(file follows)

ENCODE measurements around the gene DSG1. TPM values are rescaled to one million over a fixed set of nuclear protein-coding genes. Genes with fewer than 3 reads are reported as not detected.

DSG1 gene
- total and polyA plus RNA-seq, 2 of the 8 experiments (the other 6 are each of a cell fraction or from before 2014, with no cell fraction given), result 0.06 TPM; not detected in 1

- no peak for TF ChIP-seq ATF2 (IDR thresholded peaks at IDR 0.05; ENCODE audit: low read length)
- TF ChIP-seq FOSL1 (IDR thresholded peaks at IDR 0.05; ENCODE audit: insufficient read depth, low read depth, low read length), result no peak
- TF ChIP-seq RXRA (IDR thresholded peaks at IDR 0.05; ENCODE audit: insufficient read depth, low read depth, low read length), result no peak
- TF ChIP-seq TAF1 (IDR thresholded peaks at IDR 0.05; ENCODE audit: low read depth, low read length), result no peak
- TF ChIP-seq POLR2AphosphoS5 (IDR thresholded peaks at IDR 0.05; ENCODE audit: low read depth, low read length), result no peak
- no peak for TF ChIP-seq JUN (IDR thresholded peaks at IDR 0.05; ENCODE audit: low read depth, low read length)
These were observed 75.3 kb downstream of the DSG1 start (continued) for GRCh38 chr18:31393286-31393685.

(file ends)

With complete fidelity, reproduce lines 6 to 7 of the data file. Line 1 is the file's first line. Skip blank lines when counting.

- TF ChIP-seq RXRA (IDR thresholded peaks at IDR 0.05; ENCODE audit: insufficient read depth, low read depth, low read length), result no peak
- TF ChIP-seq TAF1 (IDR thresholded peaks at IDR 0.05; ENCODE audit: low read depth, low read length), result no peak